Sayed does not shy away from announcing his aims, clearly relishing the prospect of the money Ashraf might earn, while other parents might be less explicit.
There are those parents who are absolutely determined that their children succeed. When Nesrine noted that her second child, Salem, had a talent for swimming and the right physique her own life was put on hold. Salem trains all year round and has extra sessions in the summer. His routine is strict: wake up at 4.30am, swimming between 5am till 7am in term time, and for an extra two hours during the holidays at the Swim Academy at Cairo British International School (LE1,500 a month), then exercises in the gymnasium between 5pm to 7pm and back to the pool again for another two hours.
Nesrine accompanies her son throughout his training. "People leave their kids most of the time at the club but they develop bad habits alone. They eat unhealthy junk food, go to the cinema, are exposed to drugs and homosexual behaviour. If parents want their kids to play sports they should try to be around. Clubs are not a safe environment because many coaches care more about making money than the children in their charge."
THE CHILDREN SPEAK: Thirteen-year-old Salem, who has already won national medals, sometimes finds his routine exhausting.
"I love swimming though sometimes I get tired. But I am not allowed to miss a day. What I do sometimes in summer that I can't do during school time is go to the cinema with my friends and eat out but not for more than two and half hours maximum. I can't play soccer because I will feel worn out."
Mustafa, 14, and his sister Lubna, 11, have started with a tennis coach at the Zamalek club and were not impressed.
"We start with ten minutes fitness then take a five minutes break then get half an hour on tennis skills though there are five in the group so we barely get five minutes each," says Mustafa. "Because of numbers the court is divided into two of three. We can't play freely and we learn the basic skills of the game wrong. When dad complained about it the coach suggested giving us private lessons. If dad didn't complain we would have paid money to learn nothing except greed and not doing a job properly. That's what I learned from my first experience of sports this summer."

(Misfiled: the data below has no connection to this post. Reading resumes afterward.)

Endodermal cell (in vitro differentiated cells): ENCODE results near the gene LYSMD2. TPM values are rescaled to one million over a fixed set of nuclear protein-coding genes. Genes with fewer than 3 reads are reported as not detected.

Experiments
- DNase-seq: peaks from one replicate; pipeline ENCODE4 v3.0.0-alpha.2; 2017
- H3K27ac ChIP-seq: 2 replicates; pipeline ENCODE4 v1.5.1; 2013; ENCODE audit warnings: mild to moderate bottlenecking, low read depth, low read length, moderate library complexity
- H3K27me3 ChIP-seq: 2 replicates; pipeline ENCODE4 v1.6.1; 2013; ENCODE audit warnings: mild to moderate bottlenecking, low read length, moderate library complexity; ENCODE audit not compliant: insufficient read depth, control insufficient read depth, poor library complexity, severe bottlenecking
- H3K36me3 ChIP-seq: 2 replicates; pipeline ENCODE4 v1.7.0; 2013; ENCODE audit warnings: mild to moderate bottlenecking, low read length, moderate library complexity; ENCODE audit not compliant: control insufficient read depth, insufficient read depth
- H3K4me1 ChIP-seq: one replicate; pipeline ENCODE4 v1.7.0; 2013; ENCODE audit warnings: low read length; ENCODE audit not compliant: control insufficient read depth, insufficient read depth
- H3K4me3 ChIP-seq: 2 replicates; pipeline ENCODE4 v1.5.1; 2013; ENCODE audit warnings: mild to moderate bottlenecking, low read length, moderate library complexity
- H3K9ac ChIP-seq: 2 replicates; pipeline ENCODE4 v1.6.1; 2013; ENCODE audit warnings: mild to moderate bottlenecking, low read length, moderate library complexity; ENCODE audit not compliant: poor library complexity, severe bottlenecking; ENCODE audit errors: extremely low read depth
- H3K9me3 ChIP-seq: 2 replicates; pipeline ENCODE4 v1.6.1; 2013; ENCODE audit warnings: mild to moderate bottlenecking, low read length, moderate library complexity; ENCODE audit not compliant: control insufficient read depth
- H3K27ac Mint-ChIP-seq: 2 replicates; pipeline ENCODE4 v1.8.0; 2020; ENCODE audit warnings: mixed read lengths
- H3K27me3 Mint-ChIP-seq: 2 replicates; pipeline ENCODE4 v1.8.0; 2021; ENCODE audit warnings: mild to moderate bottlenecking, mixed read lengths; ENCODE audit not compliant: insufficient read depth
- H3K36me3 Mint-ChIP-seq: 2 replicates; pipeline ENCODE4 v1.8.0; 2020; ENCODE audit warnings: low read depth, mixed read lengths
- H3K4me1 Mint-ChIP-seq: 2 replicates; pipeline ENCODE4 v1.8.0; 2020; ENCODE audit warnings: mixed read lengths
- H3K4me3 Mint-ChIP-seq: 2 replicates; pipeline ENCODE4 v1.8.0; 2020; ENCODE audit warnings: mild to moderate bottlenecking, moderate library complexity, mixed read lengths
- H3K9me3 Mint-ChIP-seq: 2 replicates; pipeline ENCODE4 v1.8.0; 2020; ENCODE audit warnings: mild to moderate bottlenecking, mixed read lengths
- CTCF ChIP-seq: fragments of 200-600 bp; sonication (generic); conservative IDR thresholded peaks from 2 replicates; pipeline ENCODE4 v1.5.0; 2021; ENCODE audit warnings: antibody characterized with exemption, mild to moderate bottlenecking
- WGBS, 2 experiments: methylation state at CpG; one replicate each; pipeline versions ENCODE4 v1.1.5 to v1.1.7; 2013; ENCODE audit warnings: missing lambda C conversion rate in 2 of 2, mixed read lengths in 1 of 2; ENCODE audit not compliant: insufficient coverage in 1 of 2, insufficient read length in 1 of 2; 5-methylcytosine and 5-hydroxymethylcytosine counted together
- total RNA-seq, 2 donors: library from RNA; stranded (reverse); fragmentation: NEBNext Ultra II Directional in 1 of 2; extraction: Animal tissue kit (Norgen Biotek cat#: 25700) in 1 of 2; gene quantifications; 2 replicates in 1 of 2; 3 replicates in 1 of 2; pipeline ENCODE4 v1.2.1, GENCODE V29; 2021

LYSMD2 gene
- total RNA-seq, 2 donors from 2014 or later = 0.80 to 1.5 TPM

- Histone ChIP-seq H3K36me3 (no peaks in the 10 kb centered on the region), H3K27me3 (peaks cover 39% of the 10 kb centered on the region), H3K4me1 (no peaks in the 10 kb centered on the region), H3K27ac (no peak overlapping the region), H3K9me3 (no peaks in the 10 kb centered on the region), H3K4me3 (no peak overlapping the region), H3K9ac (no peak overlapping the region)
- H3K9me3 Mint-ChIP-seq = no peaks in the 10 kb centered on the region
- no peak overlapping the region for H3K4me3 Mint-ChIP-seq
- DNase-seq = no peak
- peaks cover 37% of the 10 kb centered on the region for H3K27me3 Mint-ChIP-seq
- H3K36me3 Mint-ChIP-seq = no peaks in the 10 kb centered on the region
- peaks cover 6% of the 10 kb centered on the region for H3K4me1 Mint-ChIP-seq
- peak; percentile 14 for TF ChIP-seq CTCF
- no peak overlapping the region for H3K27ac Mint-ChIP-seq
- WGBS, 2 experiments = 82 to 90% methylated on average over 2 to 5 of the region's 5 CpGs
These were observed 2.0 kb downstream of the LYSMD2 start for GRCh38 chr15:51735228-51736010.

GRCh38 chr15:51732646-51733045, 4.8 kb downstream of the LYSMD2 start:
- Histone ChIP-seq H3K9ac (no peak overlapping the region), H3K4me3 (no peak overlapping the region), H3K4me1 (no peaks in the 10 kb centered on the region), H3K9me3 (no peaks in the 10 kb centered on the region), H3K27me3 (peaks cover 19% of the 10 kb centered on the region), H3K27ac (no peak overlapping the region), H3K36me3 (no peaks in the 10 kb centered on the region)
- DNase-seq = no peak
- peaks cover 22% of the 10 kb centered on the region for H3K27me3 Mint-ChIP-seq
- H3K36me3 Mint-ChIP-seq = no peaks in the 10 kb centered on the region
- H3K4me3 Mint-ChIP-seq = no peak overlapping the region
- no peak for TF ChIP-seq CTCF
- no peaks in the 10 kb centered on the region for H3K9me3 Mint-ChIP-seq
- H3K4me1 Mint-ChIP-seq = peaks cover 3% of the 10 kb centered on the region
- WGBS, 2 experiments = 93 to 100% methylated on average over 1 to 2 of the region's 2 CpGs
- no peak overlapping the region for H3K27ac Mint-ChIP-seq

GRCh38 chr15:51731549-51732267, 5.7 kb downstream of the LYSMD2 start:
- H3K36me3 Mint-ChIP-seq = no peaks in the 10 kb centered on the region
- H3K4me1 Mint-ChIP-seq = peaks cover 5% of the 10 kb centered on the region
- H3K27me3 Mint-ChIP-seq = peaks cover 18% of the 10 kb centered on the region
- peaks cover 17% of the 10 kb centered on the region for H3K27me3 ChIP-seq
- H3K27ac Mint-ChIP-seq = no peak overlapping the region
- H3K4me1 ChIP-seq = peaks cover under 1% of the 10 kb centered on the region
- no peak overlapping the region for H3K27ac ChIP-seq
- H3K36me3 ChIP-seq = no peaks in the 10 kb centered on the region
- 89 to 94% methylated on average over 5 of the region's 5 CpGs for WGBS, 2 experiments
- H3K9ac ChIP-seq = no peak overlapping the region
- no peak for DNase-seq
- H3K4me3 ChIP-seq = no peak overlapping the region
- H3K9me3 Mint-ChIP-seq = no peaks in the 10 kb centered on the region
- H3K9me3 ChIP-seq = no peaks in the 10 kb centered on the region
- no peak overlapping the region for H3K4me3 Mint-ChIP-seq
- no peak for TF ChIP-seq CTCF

Not that everyone has the same opportunities. Twelve year-old Karim, whose father is a taxi driver and mother a housewife, comes almost every morning alone to stand in front of his favourite club, Zamalek, hoping the doors might open on the road to stardom.
"I know I'm not privileged. I come alone without my family. I don't have good shoes or an expensive strip. I don't have anyone to back me, but I know I have talent so I won't lose hope," says Karim. "But when I see other kids with training suits and rich parents I think that life is not fair."
THE EXPERTS' VIEW: In a recent study Talha Hossameddin, biomechanics professor at the Faculty of Physical Education, estimates that Egyptians spend almost LE17 billion annually on private sports training, while the annual budget allocated to Egypt's sports governing body is LE385 million. "The amount parents pay for private training exceeds the LE7 billion they fork out on private lessons," points out Hossameddin.
"There is a huge amount of waste, of money, effort, human resources and talent. There are families that want their kids to win because the parents did not. Parents and coaches should help children select sports that are best suited to their physical abilities but they are ignorant."
Hossameddin believes emphasis on early success is misplaced. "There are too many competitions for children. Endurance appears just before maturity and if children are pressured earlier they will never be champions. And 90 per cent of coaches are untrained or unprofessional. Parents, coaches, schools and sports bodies are not doing their job and failing the kids. We see clubs crammed with children who do more than one sport but we don't have champions."
"Kids may not seem to have worries but even the luckiest do," says sports psychologist Ahmed Salah. "They may not have adult concerns but they want to be accepted by their peers, please their teachers and coaches and not upset their parents. However, they face disappointments and frustrations while trying to prove themselves on the sport field. And as they learn and grow and deal with disappointments new worries emerge. We should develop their mental and physical well-being as well as their skills rather than pressing them hard, stripping them of their childhood, denying them fun and taking the sportsmanship from sport."
There are many kids who want to play sports to develop skills in individual games, and to do that we have to train players individually," says swimming coach and a lecturer Iyad Khalil. "Ahli club, for example, had 60 swimmers who train in four lanes at the same time. How can a coach follow and develop their skills? It's impossible. Clubs resorted to private lessons as a way to guarantee success and high quality representation in competitions. They provide clubs with extra income and the coaches with a reasonable salary."